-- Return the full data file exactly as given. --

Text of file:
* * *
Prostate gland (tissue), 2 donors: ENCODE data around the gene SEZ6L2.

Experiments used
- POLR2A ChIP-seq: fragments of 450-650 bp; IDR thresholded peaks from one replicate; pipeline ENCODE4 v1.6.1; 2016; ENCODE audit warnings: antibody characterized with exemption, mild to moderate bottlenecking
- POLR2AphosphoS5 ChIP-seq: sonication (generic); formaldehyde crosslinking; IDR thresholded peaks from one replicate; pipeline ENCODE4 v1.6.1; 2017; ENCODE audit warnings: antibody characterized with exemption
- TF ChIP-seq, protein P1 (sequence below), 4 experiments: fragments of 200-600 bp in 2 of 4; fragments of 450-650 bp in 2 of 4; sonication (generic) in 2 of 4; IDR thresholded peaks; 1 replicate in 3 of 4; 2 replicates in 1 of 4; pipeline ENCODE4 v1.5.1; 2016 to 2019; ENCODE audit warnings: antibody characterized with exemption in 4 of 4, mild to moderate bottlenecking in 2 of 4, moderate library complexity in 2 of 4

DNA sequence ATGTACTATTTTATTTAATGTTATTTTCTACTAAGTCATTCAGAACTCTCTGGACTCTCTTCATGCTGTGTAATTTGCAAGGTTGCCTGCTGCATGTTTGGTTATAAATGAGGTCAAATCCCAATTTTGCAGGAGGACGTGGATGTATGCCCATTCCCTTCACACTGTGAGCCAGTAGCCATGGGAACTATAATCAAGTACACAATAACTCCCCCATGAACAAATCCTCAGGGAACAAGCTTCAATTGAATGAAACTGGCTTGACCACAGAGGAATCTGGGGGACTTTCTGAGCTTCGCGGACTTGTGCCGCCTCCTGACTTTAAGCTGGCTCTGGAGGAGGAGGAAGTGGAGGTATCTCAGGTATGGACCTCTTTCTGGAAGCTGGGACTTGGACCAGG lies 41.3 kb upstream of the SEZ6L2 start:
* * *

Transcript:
Prostate gland (tissue), 2 donors: ENCODE data around the gene SEZ6L2.

Experiments used
- POLR2A ChIP-seq: fragments of 450-650 bp; IDR thresholded peaks from one replicate; pipeline ENCODE4 v1.6.1; 2016; ENCODE audit warnings: antibody characterized with exemption, mild to moderate bottlenecking
- POLR2AphosphoS5 ChIP-seq: sonication (generic); formaldehyde crosslinking; IDR thresholded peaks from one replicate; pipeline ENCODE4 v1.6.1; 2017; ENCODE audit warnings: antibody characterized with exemption
- TF ChIP-seq, protein P1 (sequence below), 4 experiments: fragments of 200-600 bp in 2 of 4; fragments of 450-650 bp in 2 of 4; sonication (generic) in 2 of 4; IDR thresholded peaks; 1 replicate in 3 of 4; 2 replicates in 1 of 4; pipeline ENCODE4 v1.5.1; 2016 to 2019; ENCODE audit warnings: antibody characterized with exemption in 4 of 4, mild to moderate bottlenecking in 2 of 4, moderate library complexity in 2 of 4

DNA sequence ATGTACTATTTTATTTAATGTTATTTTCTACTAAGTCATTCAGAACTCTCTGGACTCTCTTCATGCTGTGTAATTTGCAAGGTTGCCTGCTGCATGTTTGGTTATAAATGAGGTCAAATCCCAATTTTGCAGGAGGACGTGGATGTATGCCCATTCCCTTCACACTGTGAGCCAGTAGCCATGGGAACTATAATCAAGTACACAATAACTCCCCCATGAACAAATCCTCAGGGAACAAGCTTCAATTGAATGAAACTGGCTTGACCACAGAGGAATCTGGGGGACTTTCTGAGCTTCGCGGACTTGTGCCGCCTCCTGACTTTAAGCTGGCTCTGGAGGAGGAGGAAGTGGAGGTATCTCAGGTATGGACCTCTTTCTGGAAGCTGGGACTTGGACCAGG lies 41.3 kb upstream of the SEZ6L2 start: